Former NSA and CIA director Michael Hayden has once again shown himself to be a dark and devious character who will say anything in order to advance whatever objectives he and his paymasters at the intelligence agencies have decided on… no matter how much it steps on the American peoples’ right to privacy.
In the past, Hayden has been caught lying or bending truths (and being generally crooked) so many times that he has whole webpages devoted to his remarkable and outlandish comments. Amongst literally a mountain of these comments, he has famously admitted that 9/11 gave him the opportunity and permission to reinterpret the meaning of the Fourth Amendment, claiming that what he saw as an overreach of power the day before seemed like a perfectly reasonable course of action the day after.
He said that terrorist attacks that were not prevented were evidence that the alphabet agencies should keep collecting American citizens metadata, and has claimed that ‘my literal responsibility as director of the CIA with regard to covert action was to inform the Congress – not to seek their approval.’ He lied about the CIA’s torture program, and then later claimed that releasing information about it would be a tipping point for further terrorist attacks. He has condemned the people who see fit to publish the Snowden revelations, and said that they should not be allowed to work for the government under any circumstances, also claiming that,
‘The Snowden leaks have the potential, if not already the reality, to be the most single most destructive leak of American security information in our history. Snowden is attempting to reveal the underlying architecture of the US intelligence gathering network. We’ve lost cups of water before. We’ve lost buckets of water. Yet this is a guy who is exposing the very plumbing that pipes the information.’
On the other hand, he has made hilariously outlandish comments about America’s espionage programs himself,
‘Listen, I fully admit: we steal other country’s secrets. And frankly we’re quite good at it. But the reason we steal these secrets is to keep our citizens free, and to keep them safe. We don’t steal secrets to make our citizens rich. Yet this is exactly what the Chinese do. I believe the Chinese today are engaging in unrestricted espionage against the West that is comparable to the unrestricted submarine warfare waged by Imperial Germany in 1916.’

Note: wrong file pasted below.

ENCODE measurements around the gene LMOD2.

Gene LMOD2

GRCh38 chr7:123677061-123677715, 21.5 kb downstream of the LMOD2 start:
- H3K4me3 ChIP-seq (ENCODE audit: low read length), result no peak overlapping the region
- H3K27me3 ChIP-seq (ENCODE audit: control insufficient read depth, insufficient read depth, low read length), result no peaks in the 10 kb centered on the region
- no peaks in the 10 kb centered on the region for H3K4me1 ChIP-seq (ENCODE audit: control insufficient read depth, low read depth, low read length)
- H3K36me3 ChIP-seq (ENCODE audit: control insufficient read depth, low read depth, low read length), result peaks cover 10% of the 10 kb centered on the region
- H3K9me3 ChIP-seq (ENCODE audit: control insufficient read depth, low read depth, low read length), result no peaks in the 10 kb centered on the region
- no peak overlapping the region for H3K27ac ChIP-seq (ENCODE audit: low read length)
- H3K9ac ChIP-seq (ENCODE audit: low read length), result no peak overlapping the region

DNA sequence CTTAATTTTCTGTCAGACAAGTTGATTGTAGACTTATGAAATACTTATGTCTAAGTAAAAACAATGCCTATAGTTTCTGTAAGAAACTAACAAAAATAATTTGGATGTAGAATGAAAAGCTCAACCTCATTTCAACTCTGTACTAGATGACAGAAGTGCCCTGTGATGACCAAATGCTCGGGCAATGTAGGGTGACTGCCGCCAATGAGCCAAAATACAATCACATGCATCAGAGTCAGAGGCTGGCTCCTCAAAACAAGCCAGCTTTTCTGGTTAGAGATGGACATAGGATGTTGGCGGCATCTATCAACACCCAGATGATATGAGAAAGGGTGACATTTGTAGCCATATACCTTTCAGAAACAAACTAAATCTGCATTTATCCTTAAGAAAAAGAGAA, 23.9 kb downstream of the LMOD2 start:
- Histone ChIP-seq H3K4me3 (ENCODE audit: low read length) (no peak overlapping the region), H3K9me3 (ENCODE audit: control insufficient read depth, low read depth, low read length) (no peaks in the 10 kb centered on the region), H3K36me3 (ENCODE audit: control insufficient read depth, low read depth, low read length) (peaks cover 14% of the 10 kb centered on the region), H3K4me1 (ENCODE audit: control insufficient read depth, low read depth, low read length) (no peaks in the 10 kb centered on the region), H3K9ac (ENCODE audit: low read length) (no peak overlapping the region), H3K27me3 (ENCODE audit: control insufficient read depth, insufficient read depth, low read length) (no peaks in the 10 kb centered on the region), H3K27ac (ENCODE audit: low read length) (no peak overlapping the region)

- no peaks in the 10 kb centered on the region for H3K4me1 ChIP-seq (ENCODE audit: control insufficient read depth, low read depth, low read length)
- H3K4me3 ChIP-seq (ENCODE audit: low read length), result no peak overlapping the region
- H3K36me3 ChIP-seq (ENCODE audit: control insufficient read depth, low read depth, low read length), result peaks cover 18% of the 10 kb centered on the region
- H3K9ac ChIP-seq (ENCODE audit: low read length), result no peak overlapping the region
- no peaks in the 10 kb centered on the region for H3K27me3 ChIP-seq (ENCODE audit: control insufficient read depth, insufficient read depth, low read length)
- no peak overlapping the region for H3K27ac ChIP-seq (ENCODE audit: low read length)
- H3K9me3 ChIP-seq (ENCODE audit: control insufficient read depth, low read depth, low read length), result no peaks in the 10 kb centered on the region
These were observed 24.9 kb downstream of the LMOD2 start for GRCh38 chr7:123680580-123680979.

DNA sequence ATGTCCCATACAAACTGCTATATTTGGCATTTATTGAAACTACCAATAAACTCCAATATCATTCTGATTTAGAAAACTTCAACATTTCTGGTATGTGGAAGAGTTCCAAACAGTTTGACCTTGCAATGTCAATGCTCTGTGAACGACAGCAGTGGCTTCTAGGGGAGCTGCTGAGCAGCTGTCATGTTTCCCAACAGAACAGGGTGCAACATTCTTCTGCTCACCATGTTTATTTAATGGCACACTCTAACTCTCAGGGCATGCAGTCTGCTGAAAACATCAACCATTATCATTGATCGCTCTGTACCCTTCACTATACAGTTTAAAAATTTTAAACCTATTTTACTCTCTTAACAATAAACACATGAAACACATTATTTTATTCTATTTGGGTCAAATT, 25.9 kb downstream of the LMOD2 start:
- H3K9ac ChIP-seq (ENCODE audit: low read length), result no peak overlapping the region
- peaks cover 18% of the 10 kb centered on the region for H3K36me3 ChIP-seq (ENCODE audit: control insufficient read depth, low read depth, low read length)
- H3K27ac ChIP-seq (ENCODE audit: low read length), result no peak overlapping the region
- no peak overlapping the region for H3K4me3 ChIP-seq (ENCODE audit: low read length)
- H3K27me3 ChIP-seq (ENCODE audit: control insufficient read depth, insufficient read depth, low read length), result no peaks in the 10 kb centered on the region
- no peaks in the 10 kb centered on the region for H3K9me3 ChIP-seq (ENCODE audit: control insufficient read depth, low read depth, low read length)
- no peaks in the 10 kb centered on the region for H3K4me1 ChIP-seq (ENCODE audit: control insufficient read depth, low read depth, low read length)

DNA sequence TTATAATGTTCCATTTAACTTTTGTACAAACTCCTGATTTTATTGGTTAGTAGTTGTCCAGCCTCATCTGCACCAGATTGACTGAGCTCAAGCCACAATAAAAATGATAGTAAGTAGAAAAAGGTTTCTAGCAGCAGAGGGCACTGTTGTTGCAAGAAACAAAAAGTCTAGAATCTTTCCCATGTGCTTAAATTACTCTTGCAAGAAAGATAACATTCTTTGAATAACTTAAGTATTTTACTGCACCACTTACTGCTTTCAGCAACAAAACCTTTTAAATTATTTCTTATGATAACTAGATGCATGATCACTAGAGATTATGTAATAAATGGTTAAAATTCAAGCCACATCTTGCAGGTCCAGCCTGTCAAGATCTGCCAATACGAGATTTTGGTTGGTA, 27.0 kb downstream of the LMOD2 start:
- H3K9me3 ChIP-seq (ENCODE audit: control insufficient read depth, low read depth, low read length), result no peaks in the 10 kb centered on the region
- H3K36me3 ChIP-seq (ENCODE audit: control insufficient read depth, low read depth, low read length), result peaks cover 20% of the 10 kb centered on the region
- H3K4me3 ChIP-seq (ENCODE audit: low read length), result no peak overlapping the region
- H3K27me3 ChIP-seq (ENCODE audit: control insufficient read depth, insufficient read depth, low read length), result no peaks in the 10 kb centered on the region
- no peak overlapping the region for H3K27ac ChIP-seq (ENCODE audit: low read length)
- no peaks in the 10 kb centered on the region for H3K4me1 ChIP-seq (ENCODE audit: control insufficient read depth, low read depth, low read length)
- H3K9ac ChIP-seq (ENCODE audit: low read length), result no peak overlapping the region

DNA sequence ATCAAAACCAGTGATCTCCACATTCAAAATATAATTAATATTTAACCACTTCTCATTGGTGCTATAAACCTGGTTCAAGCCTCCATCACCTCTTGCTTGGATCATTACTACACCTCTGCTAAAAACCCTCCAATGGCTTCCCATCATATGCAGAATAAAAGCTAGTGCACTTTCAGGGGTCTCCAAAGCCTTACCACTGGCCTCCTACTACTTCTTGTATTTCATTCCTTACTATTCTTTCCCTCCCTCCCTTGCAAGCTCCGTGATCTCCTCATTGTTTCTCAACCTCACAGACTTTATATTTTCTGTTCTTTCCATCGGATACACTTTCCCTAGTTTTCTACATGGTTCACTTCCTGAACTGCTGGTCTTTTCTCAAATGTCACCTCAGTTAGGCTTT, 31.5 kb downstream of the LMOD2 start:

Now, in a completely unsurprising development, he has been caught ‘at it’ yet again – this time in regards to the USA Freedom Act. Last November, in an article co-authored with Michael B. Mukasey for the Wall Street Journal, entitled ‘NSA reform that only ISIS could love’. In it Hayden made clear that the USA Freedom Act would ‘hobble’ the US’s vital gathering of electronic intelligence, opening the door (as he so often claims) to terrorist organizations,
‘The bill would substitute a cumbersome and untried process that would require the NSA, when it seeks to check on which telephone numbers have called or been called by a number reasonably associated with terrorist activity, to obtain a warrant from the Foreign Intelligence Surveillance Court, or FISA court, and then scurry to each of the nation’s telephone-service providers to comb through the information that remains in their hands rather than in the NSA’s.
Nothing in the bill requires the telephone companies to preserve the metadata for any prescribed period. Current Federal Communications Commission regulations impose an 18-month retention requirement, but administrative regulations are subject to change. It isn’t hard to envision companies that wish to offer subscribers the attraction of rapid destruction of these records, or a complaisant bureaucracy that lets them do it.
The bill’s imposition of the warrant requirement on the NSA would be more burdensome than what any assistant U.S. attorney must do to get metadata in a routine criminal case, which is simply to aver that the information is needed in connection with a criminal investigation—period.’
Now, less than a year after crying wolf – erm I mean ISIS – and claiming that that ‘the last thing’ congress should be doing is pushing ‘a major new bill exquisitely crafted to hobble the gathering of electronic intelligence,’ Hayden has gone on record stating the exact opposite opinion. He makes it all too clear that his comments in the WSJ were designed to make the American public believe that he was against the USA Freedom Act, when in fact it was exactly what he and his cronies wanted all along – a specially designed ‘win’ for privacy advocates that gave them a pat on the back, while leaving the door open for the NSA to continue with its overt collection of Americans’ metadata,
‘If somebody would come up to me and say “Look, Hayden, here’s the thing: This Snowden thing is going to be a nightmare for you guys for about two years. And when we get all done with it, what you’re going to be required to do is that little 215 program about American telephony metadata — and by the way, you can still have access to it, but you got to go to the court and get access to it from the companies, rather than keep it to yourself” — I go: And this is it after two years? Cool!’
As per usual, any time that you hear Hayden fear-mongering, all you need to do is look a little closer. Without fail, there will be a ‘slight of hand’ trick going on, designed to aid him and his alphabet-soup friends in getting exactly what they want. In conclusion, any hope that Snowden’s important revelations have in any way changed the nature of the US government’s policy towards its citizens’ private communications must be regarded a pipe dream.
America – you are being watched – so if you value your privacy at all, you are (as always) strongly recommended to take that privacy into your own hands, and to begin, or continue, to use encryption and a VPN whenever possible.